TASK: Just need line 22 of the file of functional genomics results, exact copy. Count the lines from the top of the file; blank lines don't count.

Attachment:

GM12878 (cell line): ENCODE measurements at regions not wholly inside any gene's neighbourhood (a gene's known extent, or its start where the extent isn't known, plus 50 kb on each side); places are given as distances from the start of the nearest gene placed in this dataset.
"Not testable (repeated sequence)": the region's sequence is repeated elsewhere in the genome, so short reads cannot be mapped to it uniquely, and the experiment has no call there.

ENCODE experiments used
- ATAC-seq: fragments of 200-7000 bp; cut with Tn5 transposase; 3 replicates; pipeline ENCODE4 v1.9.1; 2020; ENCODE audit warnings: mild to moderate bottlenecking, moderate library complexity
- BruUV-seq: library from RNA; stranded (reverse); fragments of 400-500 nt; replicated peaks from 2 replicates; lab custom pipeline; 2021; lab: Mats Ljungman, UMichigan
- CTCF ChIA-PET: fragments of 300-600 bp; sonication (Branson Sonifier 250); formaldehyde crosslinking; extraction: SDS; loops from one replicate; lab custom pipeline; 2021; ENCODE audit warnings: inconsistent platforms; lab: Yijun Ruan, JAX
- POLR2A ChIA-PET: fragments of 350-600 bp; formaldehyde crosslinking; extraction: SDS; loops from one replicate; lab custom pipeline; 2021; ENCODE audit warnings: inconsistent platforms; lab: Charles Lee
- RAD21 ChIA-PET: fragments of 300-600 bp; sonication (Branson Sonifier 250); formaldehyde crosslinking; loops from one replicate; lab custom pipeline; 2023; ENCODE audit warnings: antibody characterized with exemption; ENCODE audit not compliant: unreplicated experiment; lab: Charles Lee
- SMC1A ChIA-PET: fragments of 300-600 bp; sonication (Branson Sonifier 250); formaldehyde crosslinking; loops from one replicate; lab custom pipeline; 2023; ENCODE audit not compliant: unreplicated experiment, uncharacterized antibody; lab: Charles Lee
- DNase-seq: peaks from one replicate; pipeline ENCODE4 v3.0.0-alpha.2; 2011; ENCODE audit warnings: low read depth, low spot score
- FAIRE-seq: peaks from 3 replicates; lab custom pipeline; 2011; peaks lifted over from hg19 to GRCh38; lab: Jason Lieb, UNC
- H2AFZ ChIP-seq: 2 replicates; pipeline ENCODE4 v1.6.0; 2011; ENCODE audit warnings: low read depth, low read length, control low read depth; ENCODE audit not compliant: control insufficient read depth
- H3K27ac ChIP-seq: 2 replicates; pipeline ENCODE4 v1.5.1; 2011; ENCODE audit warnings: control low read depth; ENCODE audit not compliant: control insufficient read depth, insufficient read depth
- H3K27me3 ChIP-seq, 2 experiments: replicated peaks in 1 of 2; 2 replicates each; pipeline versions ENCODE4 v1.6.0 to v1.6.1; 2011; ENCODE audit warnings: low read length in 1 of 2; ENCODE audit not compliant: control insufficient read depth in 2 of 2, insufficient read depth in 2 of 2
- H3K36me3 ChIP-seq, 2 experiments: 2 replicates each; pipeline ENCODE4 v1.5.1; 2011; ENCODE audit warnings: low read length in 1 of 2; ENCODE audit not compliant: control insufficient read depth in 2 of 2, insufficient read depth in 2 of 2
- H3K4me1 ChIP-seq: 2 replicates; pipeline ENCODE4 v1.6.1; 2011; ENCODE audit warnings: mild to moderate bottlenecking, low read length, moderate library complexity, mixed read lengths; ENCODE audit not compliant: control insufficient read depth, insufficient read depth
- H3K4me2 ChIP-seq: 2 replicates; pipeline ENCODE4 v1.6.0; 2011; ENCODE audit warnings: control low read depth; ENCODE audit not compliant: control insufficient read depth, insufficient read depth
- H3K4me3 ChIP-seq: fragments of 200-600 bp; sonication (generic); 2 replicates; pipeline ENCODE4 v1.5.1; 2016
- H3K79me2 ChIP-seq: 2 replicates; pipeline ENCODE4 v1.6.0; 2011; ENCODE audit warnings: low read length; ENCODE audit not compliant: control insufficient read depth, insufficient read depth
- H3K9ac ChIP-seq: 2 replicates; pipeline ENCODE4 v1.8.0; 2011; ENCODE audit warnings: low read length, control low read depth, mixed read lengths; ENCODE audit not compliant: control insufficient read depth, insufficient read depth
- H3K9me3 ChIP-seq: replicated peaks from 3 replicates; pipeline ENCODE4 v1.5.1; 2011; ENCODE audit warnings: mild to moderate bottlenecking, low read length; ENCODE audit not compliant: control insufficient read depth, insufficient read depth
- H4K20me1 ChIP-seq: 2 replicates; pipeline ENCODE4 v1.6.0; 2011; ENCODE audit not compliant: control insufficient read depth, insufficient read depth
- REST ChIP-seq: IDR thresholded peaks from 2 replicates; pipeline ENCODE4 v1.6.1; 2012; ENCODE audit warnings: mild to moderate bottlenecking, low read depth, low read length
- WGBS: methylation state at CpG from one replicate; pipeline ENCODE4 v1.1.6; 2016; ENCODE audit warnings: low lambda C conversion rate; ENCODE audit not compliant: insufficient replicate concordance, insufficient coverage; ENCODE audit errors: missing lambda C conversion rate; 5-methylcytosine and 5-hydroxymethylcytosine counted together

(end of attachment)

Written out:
- H4K20me1 ChIP-seq: 2 replicates; pipeline ENCODE4 v1.6.0; 2011; ENCODE audit not compliant: control insufficient read depth, insufficient read depth